Microinteractionist: Meanings through Interactions

Four Sociological Traditions When Collins wrote his seminal piece entitled ???The Four Sociological Traditions??? (1994), his purpose was to show how philosophy from the 19th century could provide the basis for present and future social research. He did this by surveying ideas of prominent 19th century philosophers and creating a historical framework in which he could classify such ideas into ???traditions???. As we are interested in the ???Microinteractionist Tradition???, one way to define this tradition is by differentiating it from the other three, namely the Conflict Tradition, the Rational/Utilitarian Tradition, and the Durkheimian Tradition. The key difference lies of this tradition lies in how microinteractionists do not see social life as being defined in a fixed way. Explaining this, Collins states that people never have fixed social interests or that they should never be placed in fixed social structures. Instead, individuals are continually constructing social life by the interactions with people within different contexts. It is these interactions which shape how individuals give meaning to themselves and their environment.

Looking at the characteristics of microinteractionism, research in this tradition requires being close to the observation of interactions, in fact, mostly at the participant level. Furthermore, such research tends to be qualitative rather than quantitative, especially since these research methods are ethnographic in nature. Lastly, as research that requires being on-the-spot where interaction happens, the work tends to be original, primary research rather than comparative, secondary research such as those in the Durkheimian tradition. Since social life is dynamically co-produced, repetitive patterns do not happen all the time, in fact even mundane activities can have new significance. Simply put, microinteractionists tend to be more open-minded about the possibilities in a given social setting. Schools of thought within this realm would include symbolic interactionism, phenomenology, and ethnomethodology.

Originating from German objectivists, it is the American pragmatists who received ???microinteractionism??? and transformed it from mere ideas into workable sociological theories around the 20th century (p.182). By pragmatism, William James argued that ???ideas are not copies of external objects but rather that truth is simply a form of action, consisting of idea that work, that bring about the consequences we desire??? (p. 186). This pragmatist philosophy can be seen as being about individualism with an absence of the sense of social structure. Interestingly, we can see a parallel in these pragmatist theories and U.S. democratic libertarianism movement.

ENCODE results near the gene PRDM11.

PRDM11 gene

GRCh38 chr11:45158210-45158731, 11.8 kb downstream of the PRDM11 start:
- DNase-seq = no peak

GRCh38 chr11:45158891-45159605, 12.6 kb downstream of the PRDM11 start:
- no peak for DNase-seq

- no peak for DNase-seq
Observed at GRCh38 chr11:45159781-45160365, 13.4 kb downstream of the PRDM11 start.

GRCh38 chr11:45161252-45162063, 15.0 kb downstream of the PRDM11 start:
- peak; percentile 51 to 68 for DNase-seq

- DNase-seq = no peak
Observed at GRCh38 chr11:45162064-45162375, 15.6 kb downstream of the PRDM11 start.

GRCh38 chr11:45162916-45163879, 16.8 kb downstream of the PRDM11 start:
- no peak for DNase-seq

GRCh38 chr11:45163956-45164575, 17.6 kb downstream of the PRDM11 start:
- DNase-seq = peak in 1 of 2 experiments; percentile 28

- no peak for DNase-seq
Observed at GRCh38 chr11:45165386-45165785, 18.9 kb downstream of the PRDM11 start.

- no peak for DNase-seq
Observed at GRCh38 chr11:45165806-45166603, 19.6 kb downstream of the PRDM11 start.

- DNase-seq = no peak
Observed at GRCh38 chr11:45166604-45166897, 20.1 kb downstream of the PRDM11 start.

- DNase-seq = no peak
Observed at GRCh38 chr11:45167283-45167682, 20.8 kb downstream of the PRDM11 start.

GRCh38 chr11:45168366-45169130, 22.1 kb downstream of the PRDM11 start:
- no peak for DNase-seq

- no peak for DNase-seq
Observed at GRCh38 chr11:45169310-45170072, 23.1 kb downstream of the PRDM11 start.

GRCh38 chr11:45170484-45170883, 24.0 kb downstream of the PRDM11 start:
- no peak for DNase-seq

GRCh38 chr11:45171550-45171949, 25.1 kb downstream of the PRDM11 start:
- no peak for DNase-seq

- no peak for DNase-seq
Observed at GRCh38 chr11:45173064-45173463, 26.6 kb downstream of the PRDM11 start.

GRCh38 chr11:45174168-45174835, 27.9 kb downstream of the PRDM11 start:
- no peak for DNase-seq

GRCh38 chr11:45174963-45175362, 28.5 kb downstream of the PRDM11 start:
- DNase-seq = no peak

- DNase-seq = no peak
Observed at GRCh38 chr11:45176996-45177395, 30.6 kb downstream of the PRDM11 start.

Some noteworthy theories that emerged from the American pragmatists include Cooley???s ???looking glass self??? (1902), which stems from the idea of children having imaginary conversations with playmates. Although superficial, I find Cooley???s idea genuine and exciting as he explains how ???my association with you evidently consists in the relation between my idea of you and the rest of my mind??? (p. 192). In this phenomenological perspective, Cooley states that an individual only encounters one???s idea of other people, never the people themselves. Their physical bodies are only there to provide a center to crystallize our sentiments of them.

Mead was more sophisticated than Cooley as shown through his Theory of the Social Mind. He assimilated Peirce???s theory of meaning and explained that ???the ???self??? is something that is reflexive, that can be both a subject and an object, and that can make an object for itself??? (p. 194). There are times when we can refer to our physical body parts as ???self??? and times when we get absorbed with work or a dream that we forget our ???self???. Also unlike Cooley, Mead suggests that each individual has ???multiple selves???, according to the different relationship with different people. He also see people around oneself as ???the generalized other???, which refers to what one believes is the attitude of the whole community.